Training musts: It is time to start preparing for biking season! Use April to address any nagging ski injuries and get your body strong so you can bike hard and not hurt. Improving your cardio in the gym on the bike or treadmill will benefit you on your first few rides. Getting your knee stability solid by doing single leg squats, hamstring curls and lunges will also help get you started on the right track. Push ups, lat pull downs and rows will also give your upper body a solid base to start your season and getting your core strong will improve your power. For the young kids, encourage them to go in the mud munchers race and get them excited for the Little Critters race series.




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Health and Lifestyle


Eli’s Eco-Friendly Pursuit by TIFFANY SCHEBESCH, RD, BASC


li’s life up until now has been focused on his wife, two children and a successful small business. Living in Fernie, Eli has always made an effort to try and help the Earth through biking to work, using energy efficient light bulbs and choosing a reusable water bottle. However, Eli has decided it’s time to do a little something more; he wants to know if his food choices might be having an environmental impact. He has decided to eat less protein because his friend told him it takes a lot of energy to produce beef and pork. In addition, his mother-in-law told him he should only buy organic produce and stop buying genetically modified foods… is Eli on the right path to helping the environment? Environmental Eating Myths Debunked Myth 1: All protein has the same environmental impact Eli’s choice to eat less protein was the start of an environmentally friendly decision, however there’s more to it than simply eating less protein. On average, our protein needs are about 1.0 g/kg of body weight/ day – however, these needs vary for different types of athletes. If Eli starts eating less protein than he needs, he’s at risk of losing lean muscle mass and putting his immune system at risk. Instead of limiting his protein intake, he should consider the type of protein he’s eating. Eli should start choosing more plantbased proteins such as beans, lentils and soy products like tofu instead of animal protein like beef, pork and chicken. The greenhouse gas emissions used to produce a gram of beef and lamb is a whopping 250 times greater than those of legumes.


Not convinced yet? To produce 1 kg of animal protein requires 1000 times more water than 1 kg of plant-based protein. Legumes, such as beans and lentils, are the top eco-friendly choice – they require half the non-renewable energy to produce in comparison to other crops. Small changes are always the key to success; try starting with meatless Mondays and look for recipes at! Myth 2: Organic produce is always better than conventional In Canada, any food labelled as organic is regulated by the Canadian Food Inspection Agency. There are strict specifications to meet the organic standard including the

method of farming; use of pesticides and a regulatory body must accredit them. For many small-scale farmers, this is a lengthy, confusing and expensive process. Instead, they simply farm and produce crops as they’ve done for generations, which is often “organic” without the technical certification. In short, rather than choosing strictly organic, try shopping local. Local produce will have to travel a much shorter distance from farm to plate. Not only is this an eco-friendly choice, you’re also supporting your local farmers and know where your food is coming from – win-win! Check out to learn what’s in season.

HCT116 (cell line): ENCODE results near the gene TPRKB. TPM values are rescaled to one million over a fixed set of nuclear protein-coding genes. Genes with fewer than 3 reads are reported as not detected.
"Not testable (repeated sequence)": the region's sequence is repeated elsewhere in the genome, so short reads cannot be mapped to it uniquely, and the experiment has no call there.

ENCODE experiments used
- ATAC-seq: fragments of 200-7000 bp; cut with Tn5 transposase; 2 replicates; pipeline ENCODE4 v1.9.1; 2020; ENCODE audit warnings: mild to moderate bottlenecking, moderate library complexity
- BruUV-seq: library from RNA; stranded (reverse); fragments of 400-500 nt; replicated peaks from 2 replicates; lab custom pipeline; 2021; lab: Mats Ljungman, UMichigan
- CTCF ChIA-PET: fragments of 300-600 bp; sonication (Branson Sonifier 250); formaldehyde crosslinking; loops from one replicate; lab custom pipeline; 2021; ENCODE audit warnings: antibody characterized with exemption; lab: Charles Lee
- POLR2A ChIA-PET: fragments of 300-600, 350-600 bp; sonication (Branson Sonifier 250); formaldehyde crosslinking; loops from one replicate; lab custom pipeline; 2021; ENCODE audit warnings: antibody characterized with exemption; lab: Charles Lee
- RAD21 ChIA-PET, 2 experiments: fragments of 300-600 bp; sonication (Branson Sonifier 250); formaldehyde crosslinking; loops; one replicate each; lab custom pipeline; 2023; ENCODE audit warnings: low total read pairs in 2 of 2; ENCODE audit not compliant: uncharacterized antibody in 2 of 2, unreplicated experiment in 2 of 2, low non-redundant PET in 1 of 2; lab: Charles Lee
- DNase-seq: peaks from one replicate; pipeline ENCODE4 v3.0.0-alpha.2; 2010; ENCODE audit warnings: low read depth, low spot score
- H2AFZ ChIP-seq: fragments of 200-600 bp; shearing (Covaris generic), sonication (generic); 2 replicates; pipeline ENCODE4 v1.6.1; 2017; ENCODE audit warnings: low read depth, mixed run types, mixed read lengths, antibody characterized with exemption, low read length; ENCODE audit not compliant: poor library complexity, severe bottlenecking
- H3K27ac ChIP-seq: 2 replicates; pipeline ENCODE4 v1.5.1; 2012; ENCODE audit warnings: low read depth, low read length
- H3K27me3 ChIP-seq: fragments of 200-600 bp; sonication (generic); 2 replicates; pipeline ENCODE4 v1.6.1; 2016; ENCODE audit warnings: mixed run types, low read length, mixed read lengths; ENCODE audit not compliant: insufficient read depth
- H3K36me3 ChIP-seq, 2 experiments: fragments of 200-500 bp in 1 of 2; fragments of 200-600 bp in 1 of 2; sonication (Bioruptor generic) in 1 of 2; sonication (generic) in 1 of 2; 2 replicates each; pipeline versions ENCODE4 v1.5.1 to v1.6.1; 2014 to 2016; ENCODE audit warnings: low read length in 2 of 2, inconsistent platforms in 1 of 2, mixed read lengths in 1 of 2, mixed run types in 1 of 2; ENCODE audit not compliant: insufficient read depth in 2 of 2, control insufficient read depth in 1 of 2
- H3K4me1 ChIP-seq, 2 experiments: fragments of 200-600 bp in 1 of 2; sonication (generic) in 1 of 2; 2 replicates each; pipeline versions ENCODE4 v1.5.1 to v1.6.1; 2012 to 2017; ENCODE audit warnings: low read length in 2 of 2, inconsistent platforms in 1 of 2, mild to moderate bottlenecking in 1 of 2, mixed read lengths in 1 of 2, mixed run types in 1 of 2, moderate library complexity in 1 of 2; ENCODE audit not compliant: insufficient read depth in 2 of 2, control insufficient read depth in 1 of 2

Myth 3: Genetically modified foods (GMOs) are less nutritious and bad for the environment GMO’s have been a hot topic in the news recently, but what the heck is a GMO anyway? GMO’s are plants, animals or microorganisms that have had their genes altered using biotechnology to express traits that wouldn’t occur naturally. In Canada, it takes about seven to ten years of testing before any new GMO’s reach the marketplace to ensure the public’s safety. GMO’s are used to create produce that won’t spoil as quickly; promote resistance to pests and diseases, which increases crop yield; and to enhance the nutrient profiles of plants. Although they seem like a big, scary science experiment; GMO’s have actually been shown to be more environmentally friendly. This is because crops will have to be sprayed less with pesticides and there’s reduced waste from crops lost to disease. Additionally, it would be very hard for Eli to “not eat anymore GMO’s” since the main GMO

crops include corn, canola, soybean and sugar beet. Because these four crops are so popular, we can expect to find GMO’s popping up everywhere in our food supply, especially in processed foods including soups, sauces, cereals and snack foods. The better option would be for Eli to choose more whole foods like fruits, veggies and legumes, which are less likely to have added GMO’s. Again, this leads us back to trying to eat more local foods and produce. In Fernie, the Farmer’s Market doesn’t start until July, however try contacting local farms in the area to see what they have available year-round. The Bottom Line To help be more environmentally conscious about your food choices try eating more plant-based protein, shopping local for your groceries and eating more whole foods. Good luck on your journey towards eco-friendly eating and enjoy some greens on your plate tonight!